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50+ long-term effects of COVID-19 – Systematic review and meta-analysis

More studies are emerging that are revealing increasingly disturbing information about the long-term consequences of even mild cases of COVID. A new meta-analysis found that 80% of patients diagnosed with COVID have lingering symptoms at least 14 days after the acute infection.

More than 50 symptoms tied to SARS-CoV-2 infection persisted, most commonly fatigue (58%), headache (44%), attention disorder (27%), hair loss (25%), dyspnea (24%), and anosmia (24%) were identified, according to Dr Sonia Villapol, of Houston Methodist Research Institute in Texas, and colleagues.

“We estimated that a total 80% of the patients infected with SARS-CoV-2 developed one or more long-term symptoms,” Villapol said. “Preventive measures, rehabilitation techniques, and clinical management strategies designed to address prevalent long-term effects of COVID-19 are urgently needed,” she is quoted as saying.

To date, there’s no established diagnosis for the slow, persistent condition that people with lasting effects of COVID-19 experience; terms like “long COVID,” “long haulers,” and “post-acute COVID-19” have been used, Villapol and colleagues noted. In their review, they referred to lingering symptoms and signs as “long-term effects of COVID-19.”

Persistent severe fatigue, headache, “brain fog,” and mild cognitive impairment are some of the most commonly presenting symptoms, and patients tend to present more than 4 weeks after illness…these symptoms can be independent of disease severity and can be newly occurring or recurring symptoms….one in five patients not requiring supplemental oxygen during hospitalisation reported decreased lung function after 6 months.

Over one third had abnormal chest x-rays or CT scans. All this is worrisome for long term recovery.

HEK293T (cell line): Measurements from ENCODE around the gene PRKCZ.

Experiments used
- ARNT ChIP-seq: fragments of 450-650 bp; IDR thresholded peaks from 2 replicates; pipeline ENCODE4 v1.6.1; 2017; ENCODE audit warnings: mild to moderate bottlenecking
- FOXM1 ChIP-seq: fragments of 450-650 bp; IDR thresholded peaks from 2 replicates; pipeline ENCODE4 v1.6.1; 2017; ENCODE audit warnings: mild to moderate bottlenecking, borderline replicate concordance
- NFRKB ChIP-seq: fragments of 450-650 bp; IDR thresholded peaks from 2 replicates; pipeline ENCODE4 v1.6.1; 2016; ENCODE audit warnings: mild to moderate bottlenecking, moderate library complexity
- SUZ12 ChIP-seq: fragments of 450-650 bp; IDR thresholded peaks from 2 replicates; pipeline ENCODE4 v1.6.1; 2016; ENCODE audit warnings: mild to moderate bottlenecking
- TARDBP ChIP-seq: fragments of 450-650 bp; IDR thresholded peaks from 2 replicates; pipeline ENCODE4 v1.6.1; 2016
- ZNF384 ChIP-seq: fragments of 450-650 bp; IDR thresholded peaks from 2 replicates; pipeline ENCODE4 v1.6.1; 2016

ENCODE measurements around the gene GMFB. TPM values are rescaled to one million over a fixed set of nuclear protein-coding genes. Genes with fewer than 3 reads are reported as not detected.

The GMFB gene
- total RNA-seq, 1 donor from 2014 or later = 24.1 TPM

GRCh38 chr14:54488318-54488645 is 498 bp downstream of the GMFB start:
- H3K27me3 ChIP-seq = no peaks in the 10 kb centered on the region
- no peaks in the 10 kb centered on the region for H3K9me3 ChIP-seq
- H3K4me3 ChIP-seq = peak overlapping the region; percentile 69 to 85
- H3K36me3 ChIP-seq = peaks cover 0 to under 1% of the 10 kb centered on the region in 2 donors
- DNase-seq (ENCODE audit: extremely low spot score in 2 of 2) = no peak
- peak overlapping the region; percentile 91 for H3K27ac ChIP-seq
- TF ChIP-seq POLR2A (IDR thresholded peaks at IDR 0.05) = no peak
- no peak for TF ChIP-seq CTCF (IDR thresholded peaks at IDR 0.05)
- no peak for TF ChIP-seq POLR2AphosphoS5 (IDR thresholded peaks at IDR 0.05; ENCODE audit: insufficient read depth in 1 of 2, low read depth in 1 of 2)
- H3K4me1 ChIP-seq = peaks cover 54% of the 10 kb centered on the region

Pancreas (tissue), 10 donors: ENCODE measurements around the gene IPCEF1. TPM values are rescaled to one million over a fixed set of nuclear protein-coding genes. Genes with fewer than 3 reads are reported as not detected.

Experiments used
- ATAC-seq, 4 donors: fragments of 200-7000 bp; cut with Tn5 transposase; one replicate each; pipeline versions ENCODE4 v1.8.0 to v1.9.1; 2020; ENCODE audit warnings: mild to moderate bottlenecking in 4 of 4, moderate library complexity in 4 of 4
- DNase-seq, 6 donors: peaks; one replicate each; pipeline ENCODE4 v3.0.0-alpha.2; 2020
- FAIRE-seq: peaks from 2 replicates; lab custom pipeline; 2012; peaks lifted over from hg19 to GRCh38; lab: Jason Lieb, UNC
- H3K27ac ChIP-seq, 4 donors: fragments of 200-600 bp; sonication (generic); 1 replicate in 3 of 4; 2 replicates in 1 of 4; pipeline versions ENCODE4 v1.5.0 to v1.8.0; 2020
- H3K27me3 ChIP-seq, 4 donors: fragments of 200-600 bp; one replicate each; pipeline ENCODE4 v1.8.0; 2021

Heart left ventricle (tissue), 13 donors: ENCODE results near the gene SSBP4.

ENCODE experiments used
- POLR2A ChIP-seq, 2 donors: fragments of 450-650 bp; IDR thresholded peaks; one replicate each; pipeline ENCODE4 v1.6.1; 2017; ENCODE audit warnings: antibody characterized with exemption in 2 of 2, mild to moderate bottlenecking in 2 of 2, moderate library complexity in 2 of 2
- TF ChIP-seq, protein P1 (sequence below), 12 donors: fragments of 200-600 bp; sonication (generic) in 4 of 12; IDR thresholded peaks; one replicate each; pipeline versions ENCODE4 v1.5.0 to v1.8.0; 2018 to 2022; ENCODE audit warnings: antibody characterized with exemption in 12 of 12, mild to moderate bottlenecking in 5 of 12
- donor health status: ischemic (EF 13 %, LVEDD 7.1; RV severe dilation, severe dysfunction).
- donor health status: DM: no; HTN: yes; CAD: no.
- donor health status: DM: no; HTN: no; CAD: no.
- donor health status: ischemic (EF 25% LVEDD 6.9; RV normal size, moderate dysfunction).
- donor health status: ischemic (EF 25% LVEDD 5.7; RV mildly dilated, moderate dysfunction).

Study details
More than 50 Long-term effects of COVID-19: a systematic review and meta-analysis

Sandra Lopez-Leon, Talia Wegman-Ostrosky, Carol Perelman, Rosalinda Sepulveda, Paulina A Rebolledo, Angelica Cuapio, Sonia Villapol

Issued in medRxiv in January 2021

COVID-19, caused by SARS-CoV-2, can involve sequelae and other medical complications that last weeks to months after initial recovery, which has come to be called Long-COVID or COVID long-haulers. This systematic review and meta-analysis aims to identify studies assessing long-term effects of COVID-19 and estimates the prevalence of each symptom, sign, or laboratory parameter of patients at a post-COVID-19 stage. LitCOVID (PubMed and Medline) and Embase were searched by two independent researchers. All articles with original data for detecting long-term COVID-19 published before 1st of January 2021 and with a minimum of 100 patients were included. For effects reported in two or more studies, meta-analyses using a random-effects model were performed using the MetaXL software to estimate the pooled prevalence with 95% CI. Heterogeneity was assessed using I2 statistics. The Preferred Reporting Items for Systematic Reviewers and Meta-analysis (PRISMA) reporting guideline was followed. A total of 18,251 publications were identified, of which 15 met the inclusion criteria. The prevalence of 55 long-term effects was estimated, 21 meta-analyses were performed, and 47,910 patients were included. The follow-up time ranged from 15 to 110 days post-viral infection. The age of the study participants ranged between 17 and 87 years. It was estimated that 80% (95% CI 65-92) of the patients that were infected with SARS-CoV-2 developed one or more long-term symptoms. The five most common symptoms were fatigue (58%), headache (44%), attention disorder (27%), hair loss (25%), and dyspnea (24%). All meta-analyses showed medium (n=2) to high heterogeneity (n=13). In order to have a better understanding, future studies need to stratify by sex, age, previous comorbidities, severity of COVID-19 (ranging from asymptomatic to severe), and duration of each symptom. From the clinical perspective, multi-disciplinary teams are crucial to developing preventive measures, rehabilitation techniques, and clinical management strategies with whole-patient perspectives designed to address long COVID-19 care.


[link url=""]UPHE material[/link]


[link url=""]medRxiv study (Restricted access)[/link]

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